Lowell Offering

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Lowell Offering  
Lowell Offering 1.jpg
Cover of the Lowell Offering, Series 1, No. 1
DisciplineLiterary journal
Edited byHarriot Curtis, Harriet Farley et al.
Publication details
Publication history
1840-1845, succeeded by New England Offering
Standard abbreviations
Lowell Offer.

The Lowell Offering was a monthly periodical collected contributed works of poetry and non-fiction by the female textile workers (young women [age 15-35] known as the Lowell Mill Girls) of the Lowell, Massachusetts textile mills of the early American industrial revolution. It began in 1840 and lasted until 1845.


The Offering was initially organized in 1840 by the Reverend Abel Charles Thomas (1807-1880) pastor of the Second[1] Universalist Church. From October 1840 to March 1841, it consisted of articles from many of the local improvement circles or literary societies. Later, it became broader in scope and received more spontaneous contributions from Lowell's female textile workers; the Offering had hundreds of subscribers and supporters from throughout New England, United States, and among foreign visitors.

As its popularity grew, workers contributed poems, ballads, essays and fiction – often using their characters to report on conditions and situations in their lives;[2] the contents of the magazine alternated between serious and farcical. In the first issue, "A Letter about Old Maids" suggested that "sisters, spinsters, lay-nuns, &c" were an essential component of God's "wise design".[3] Later issues – particularly in the wake of labor unrest in the factories – included an article about the value of organizing and an essay about suicide among the Lowell girls.[4] Among its contributors: Eliza G. Cate, Betsey Guppy Chamberlain, Abba Goddard, Lucy Larcom, Harriet Hanson Robinson,[5][6] and Augusta Harvey Worthen.[7]

Many women who worked in the mills, such as Ellen Collins, were unhappy with the conditions and hours they were forced to work, they did not like the constant noise and bells that they heard during their shifts, and often had the desire to return to their homes to work on farms rather than in the factories.[8]

However, the appeal of education and self-sufficiency drew many young women in, and they used the opportunities they received at the Lowell Mills to learn, they learned to read and write, as well as practicing music and foreign languages.[9]

Harriet Farley, against her family and friends wishes, left Atkinson, New Hampshire in 1838 to work in Lowell's textile mills. In Lowell, although working 11 to 13 hours a day, and living in a crowded company boardinghouse, she felt a sense of freedom to “read, think and write…without restraint.” She was soon contributing articles to the newly formed Lowell Offering, and in 1842 along with Harriot Curtis became its co-editor. The magazine was revived in 1848 as the New England Offering (1848-1850), gathering contribution from working women throughout New England.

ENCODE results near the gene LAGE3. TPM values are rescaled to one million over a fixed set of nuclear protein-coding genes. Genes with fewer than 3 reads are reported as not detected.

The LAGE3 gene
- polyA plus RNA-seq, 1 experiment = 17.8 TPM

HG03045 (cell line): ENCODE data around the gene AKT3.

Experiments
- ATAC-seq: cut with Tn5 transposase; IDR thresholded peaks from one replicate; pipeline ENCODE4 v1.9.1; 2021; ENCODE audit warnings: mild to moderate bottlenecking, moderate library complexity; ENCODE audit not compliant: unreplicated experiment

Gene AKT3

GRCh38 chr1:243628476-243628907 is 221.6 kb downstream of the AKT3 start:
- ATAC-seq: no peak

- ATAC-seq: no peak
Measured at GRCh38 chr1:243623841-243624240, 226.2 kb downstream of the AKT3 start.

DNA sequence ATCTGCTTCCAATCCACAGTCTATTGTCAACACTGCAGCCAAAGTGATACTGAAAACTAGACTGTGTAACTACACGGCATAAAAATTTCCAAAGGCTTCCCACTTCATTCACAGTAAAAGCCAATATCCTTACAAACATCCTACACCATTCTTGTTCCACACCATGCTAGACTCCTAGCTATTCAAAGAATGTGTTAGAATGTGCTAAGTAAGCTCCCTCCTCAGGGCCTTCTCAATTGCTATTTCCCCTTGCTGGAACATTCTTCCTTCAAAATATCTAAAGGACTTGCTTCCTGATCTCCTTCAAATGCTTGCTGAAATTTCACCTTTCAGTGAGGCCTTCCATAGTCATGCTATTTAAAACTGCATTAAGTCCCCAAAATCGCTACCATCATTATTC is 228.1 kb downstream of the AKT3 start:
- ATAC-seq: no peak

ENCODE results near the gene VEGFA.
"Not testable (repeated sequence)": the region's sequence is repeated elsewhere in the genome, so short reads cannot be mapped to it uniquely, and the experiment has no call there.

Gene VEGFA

Notable people[edit]

Other uses[edit]

The University of Massachusetts Lowell currently uses the title for its student literary magazine as an homage.

See also[edit]


  1. ^ Floyd, Benjamin, and Leonard Huntress. The Lowell Directory: Containing Names of the Inhabitants, Their Occupation, Places of Business & Dwelling Houses: : with an Almanac. : City Register, Streets and Corporations, Ward Boundaries, City Officers, Public Offices, Banks, Incorporated Companies, Societies, : and Other Useful Information. Lowell: Leonard Huntress, Printer, 1840, p. 28
  2. ^ Dublin, Thomas (1975). "Women, Work, and Protest in the Early Lowell Mills: 'The Oppressing Hand of Avarice Would Enslave Us'" Archived 2009-02-27 at the Wayback Machine, Labor History. Online at Whole Cloth: Discovering Science and Technology through American History Archived 2009-03-05 at the Wayback Machine. Smithsonian Institution. Retrieved on 27 August 2007
  3. ^ "Betsy" (1840). "A Letter about Old Maids". Lowell Offering. Series 1, No. 1. Online at the On-Line Digital Archive of Documents on Weaving and Related Topics. Retrieved on 27 August 2007.
  4. ^ Farley, Harriet (1844). "Editorial: Two Suicides". Lowell Offering. Series 4, No. 9. Online at Primary Sources: Workshops in American History. Retrieved on 27 August 2007.
  5. ^ Robinson, Harriet (1898). Loom and Spindle. Applewood Books. p. 145. ISBN 978-1-4290-4524-7. Retrieved 2012-07-05.
  6. ^ Harriet H. Robinson (December 1889), "Lowell Offering", The New England Magazine
  7. ^ Willard, Frances Elizabeth; Livermore, Mary Ashton Rice (1893). A Woman of the Century: Fourteen Hundred-seventy Biographical Sketches Accompanied by Portraits of Leading American Women in All Walks of Life (Public domain ed.). Moulton.
  8. ^ Miller, Susan (1840). "The Spirit of Discontent". The Lowell Offering.
  9. ^ Eisler, Benita (1977). "Introduction". The Lowell Offering: 29.


Further reading[edit]

External links[edit]